Greetings, and welcome to the collective!

This collective effort brings together archaeologists who are also passionate about art. Any and all types of art are welcome.

Why a Collective?

I wanted to create an online space that could bring together archaeologists who are actively engaged in artistic endeavors, or who are looking to become more active. There are quite a few of us out there, so why not get together?

The collective is open, and anyone with an interest in archaeology and art is welcome to participate.

Where do we meet?

The collective “meets” online, on this site and our associated social media accounts

When do events happen?

Each month, we will focus on creating art on a collaborative topic or theme. Artists will be invited to submit links to their art to be shared via the collective, but it is not a requirement to participate. How much you want to…

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Celebrating The Women of Archaeology – 2017 Edition — Bones, Stones, and Books

via Celebrating The Women of Archaeology – 2017 Edition — Bones, Stones, and Books

Celebrating The Women of Archaeology – 2017 Edition

Written by: Dani Bradford,Steph Halmhofer, andNikki Martensen

*Authors and contributors listed in alphabetical order

**Featured image from Steph Halmhofer

It all started with a suggestion on Twitter by @ArchyFantasies to start a “Women of archaeology support group”. The support group began on Twitter and then quickly moved to Slack to allow for more people to join, as the response to the group was overwhelmingly positive. Initial conversation quickly turned to the inclusion of femmes in round-up lists (i.e. top 10 archaeological discoveries, best Twitter accounts to follow, etc.), after Dani Bradford mentioned the disproportionately small representation of femmes included within these lists. The lack of femme representation in archaeology is not a new problem (for examples, check out “Women in Archaeology” (Claassen, 1994) and “Excavating Women: A History of Women in European Archaeology” (Diaz-Andreu and Stig Sørensen, 1998)). It’s also not a problem limited to archaeology, as Brian Switek recently wrote of palaeontology for Wired. Today projects like those of @TrowelblazersRaising Horizons and @BeardedLadyProj are working hard to change the stereotypes of femmes within a variety of fields and bring to light their important contributions both historically and today.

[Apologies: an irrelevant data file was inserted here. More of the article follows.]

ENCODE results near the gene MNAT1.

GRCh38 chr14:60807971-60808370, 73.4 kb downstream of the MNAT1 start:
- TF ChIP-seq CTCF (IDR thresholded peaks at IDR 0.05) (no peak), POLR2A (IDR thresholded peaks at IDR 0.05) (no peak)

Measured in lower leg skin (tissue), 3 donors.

Building off this idea of increasing representation, the authors decided to round-up and celebrate the accomplishments of femmes of archaeology in 2017. We didn’t want to do a ranked round-up, we wanted to give everyone the chance to decide for themselves what they wanted to celebrate. We took to social media and asked the femmes of archaeology to share with us what they were proud to have worked on in 2017. From academic articles to blogs, to curating exhibits and opening dialogues on disability and accessibility, the femmes of archaeology were certainly busy through 2017! Join us in celebrating all of these incredible femmes and what they’re proud to have accomplished in the past year!